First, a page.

About 115 people die every hour from excreta-related diseases in Africa and huge economic losses, a new study has shown.
As the world marked World Toilet Day, the new research by the International Water Management Institute (IWMI) and the UN Environment Programme (UNEP), notes that poor sanitation continues to pose major health, environmental and socioeconomic risks in many African countries like Kenya.
Human excreta and the lack of adequate personal and domestic hygiene are responsible for the transmission of many infectious diseases such as cholera, typhoid, hepatitis, polio, and schistosomiasis among others.
Faecal contamination causes an annual average of 3,500 cases of cholera in Kenya. However, the cost of an effective water, sanitation and hygiene (WASH) response is estimated to be Sh241 million (USD 2.2 million) per year in Kenya.
Faecal sludge management is the collection, transport, and treatment of faecal sludge from pit latrines, septic tanks or other onsite sanitation systems.
“The scale and threat of poor faecal sludge management can be turned on its head if we look at the government and business opportunities that can galvanise real change in health and livelihoods in marginalized communities in countries struggling with poor sanitation,” said Dr Habib El-Habr, Coordinator of the Global Programme of Action for the Protection of the Marine Environment from Land-Based Activities (GPA) at UNEP.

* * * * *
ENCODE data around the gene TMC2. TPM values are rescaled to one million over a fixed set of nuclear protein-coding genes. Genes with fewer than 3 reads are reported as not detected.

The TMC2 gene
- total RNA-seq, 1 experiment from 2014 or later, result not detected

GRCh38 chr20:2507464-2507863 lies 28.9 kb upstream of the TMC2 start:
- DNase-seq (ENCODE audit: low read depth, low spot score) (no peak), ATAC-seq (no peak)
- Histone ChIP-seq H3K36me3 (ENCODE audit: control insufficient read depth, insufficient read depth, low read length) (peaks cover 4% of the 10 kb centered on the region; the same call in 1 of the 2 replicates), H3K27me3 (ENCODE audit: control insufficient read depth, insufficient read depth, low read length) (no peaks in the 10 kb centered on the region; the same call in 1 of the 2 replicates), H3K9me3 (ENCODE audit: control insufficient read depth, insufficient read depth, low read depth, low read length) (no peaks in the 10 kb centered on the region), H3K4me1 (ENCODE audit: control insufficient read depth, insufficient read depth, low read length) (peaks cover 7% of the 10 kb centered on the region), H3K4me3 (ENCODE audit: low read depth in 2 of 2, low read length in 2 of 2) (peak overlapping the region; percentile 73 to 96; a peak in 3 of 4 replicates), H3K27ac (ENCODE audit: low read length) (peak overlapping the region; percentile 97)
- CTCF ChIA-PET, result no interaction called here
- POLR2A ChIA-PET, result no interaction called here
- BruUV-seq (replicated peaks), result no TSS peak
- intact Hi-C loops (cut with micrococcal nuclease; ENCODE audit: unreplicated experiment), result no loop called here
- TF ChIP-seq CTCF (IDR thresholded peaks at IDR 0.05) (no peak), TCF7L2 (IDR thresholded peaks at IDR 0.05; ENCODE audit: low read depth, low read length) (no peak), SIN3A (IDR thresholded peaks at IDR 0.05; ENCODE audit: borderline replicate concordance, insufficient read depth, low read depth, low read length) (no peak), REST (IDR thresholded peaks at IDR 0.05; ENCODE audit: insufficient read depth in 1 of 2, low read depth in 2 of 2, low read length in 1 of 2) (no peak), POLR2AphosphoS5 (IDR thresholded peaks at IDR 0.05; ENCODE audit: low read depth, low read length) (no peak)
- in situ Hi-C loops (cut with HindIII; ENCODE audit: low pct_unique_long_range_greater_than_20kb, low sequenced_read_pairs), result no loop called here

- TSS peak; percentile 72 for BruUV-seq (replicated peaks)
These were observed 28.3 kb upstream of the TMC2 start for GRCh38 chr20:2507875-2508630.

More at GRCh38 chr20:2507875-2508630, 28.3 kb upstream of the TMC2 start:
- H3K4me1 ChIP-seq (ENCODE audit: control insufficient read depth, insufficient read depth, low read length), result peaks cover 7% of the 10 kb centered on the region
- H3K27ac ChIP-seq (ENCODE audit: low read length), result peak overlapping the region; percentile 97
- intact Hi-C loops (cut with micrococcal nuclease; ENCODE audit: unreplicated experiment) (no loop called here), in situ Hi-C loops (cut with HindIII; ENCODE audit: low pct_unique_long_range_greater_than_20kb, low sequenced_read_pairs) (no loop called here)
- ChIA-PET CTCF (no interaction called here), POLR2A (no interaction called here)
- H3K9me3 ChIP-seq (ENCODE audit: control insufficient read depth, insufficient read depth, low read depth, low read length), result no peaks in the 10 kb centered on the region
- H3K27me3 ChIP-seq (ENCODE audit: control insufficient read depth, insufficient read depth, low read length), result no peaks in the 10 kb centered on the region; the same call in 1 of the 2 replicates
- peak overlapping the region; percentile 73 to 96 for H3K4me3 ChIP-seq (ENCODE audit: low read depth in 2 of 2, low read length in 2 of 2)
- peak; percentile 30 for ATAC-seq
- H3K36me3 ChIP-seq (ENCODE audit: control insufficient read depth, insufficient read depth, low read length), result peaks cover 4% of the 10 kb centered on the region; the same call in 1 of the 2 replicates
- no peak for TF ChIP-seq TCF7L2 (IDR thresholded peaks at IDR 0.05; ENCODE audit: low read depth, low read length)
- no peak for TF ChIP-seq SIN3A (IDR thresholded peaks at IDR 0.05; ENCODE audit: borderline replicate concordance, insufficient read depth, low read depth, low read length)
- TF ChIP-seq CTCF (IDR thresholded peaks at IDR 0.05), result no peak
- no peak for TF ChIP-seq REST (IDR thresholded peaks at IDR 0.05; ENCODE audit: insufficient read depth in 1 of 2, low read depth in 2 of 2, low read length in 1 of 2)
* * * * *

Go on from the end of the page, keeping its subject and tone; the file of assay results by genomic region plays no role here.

The research paper, Faecal Sludge Management in Africa: Socio-economic Aspects, Human and Environmental Health Implications, explores current trends in faecal sludge management and how they are impacting human and environmental health in the region, and provides guidance on enhancing wastewater management and sanitation services delivery across the continent.
It was launched on World Toilet Day, which celebrates toilets and raises awareness of the 4.2 billion people living without access to safely managed sanitation. As population growth skyrockets – the continent’s urban population is projected to triple by mid-century – so too does the volume of fecal sludge and wastewater the report notes.
Population growth and urbanisation; over-reliance on financial aid for construction of treatment plants; low revenue generation from users of treatment facilities; poor operation and maintenance, and inefficient institutional arrangements for fecal sludge management re some of the factors hindering sustainable management of faecal sludge, the study adds.